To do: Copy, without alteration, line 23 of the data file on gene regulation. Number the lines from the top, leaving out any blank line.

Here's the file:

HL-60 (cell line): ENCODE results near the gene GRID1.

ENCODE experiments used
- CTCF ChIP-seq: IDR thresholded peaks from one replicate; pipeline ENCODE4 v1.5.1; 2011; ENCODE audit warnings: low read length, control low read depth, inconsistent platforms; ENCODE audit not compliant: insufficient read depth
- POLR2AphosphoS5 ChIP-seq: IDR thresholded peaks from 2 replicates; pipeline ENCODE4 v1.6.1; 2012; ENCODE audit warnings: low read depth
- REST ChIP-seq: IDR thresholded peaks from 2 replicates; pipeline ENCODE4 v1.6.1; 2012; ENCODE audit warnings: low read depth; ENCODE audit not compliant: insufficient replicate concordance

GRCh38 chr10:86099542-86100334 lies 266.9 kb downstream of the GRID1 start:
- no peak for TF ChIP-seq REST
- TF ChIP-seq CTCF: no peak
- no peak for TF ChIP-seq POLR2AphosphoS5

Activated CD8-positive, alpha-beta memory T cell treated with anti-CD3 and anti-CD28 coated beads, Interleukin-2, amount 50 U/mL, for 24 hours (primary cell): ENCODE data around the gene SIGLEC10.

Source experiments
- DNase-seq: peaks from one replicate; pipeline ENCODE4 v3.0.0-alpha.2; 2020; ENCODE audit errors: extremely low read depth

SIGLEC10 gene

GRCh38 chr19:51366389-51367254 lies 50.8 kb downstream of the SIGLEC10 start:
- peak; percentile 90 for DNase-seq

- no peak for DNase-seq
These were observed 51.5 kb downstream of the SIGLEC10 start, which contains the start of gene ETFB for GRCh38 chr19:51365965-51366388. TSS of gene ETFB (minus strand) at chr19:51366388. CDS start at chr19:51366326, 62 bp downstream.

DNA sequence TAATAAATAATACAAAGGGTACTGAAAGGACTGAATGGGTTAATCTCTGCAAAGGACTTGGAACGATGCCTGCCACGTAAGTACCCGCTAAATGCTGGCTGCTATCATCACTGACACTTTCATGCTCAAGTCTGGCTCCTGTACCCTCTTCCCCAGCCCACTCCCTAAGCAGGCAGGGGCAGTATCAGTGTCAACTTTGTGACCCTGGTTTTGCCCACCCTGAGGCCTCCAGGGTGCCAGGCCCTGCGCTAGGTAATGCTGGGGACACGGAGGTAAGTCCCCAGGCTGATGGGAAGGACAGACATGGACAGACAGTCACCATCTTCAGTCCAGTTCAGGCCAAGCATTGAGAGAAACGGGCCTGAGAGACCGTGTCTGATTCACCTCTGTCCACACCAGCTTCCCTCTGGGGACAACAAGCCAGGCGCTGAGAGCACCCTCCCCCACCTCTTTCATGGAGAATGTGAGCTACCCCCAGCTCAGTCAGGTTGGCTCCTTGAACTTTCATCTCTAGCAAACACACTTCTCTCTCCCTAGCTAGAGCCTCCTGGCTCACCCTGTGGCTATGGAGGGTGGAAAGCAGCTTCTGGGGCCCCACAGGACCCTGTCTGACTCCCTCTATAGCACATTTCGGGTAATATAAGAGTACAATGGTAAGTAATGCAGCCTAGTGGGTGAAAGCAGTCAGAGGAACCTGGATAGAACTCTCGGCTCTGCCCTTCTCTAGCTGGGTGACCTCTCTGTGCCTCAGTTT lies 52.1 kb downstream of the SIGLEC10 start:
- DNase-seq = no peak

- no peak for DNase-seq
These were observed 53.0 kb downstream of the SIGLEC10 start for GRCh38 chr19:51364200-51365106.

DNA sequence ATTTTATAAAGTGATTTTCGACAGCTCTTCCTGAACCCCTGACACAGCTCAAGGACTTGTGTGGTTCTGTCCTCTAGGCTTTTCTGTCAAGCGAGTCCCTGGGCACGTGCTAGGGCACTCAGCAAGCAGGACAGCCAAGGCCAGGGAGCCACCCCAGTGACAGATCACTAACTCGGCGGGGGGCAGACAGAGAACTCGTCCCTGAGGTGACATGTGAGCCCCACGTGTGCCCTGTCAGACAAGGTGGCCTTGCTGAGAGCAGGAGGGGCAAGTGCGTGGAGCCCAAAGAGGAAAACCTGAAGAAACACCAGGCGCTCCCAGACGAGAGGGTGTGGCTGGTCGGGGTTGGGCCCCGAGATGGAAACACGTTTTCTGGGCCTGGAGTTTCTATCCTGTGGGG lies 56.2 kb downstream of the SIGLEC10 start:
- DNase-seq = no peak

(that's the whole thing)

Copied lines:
- DNase-seq = no peak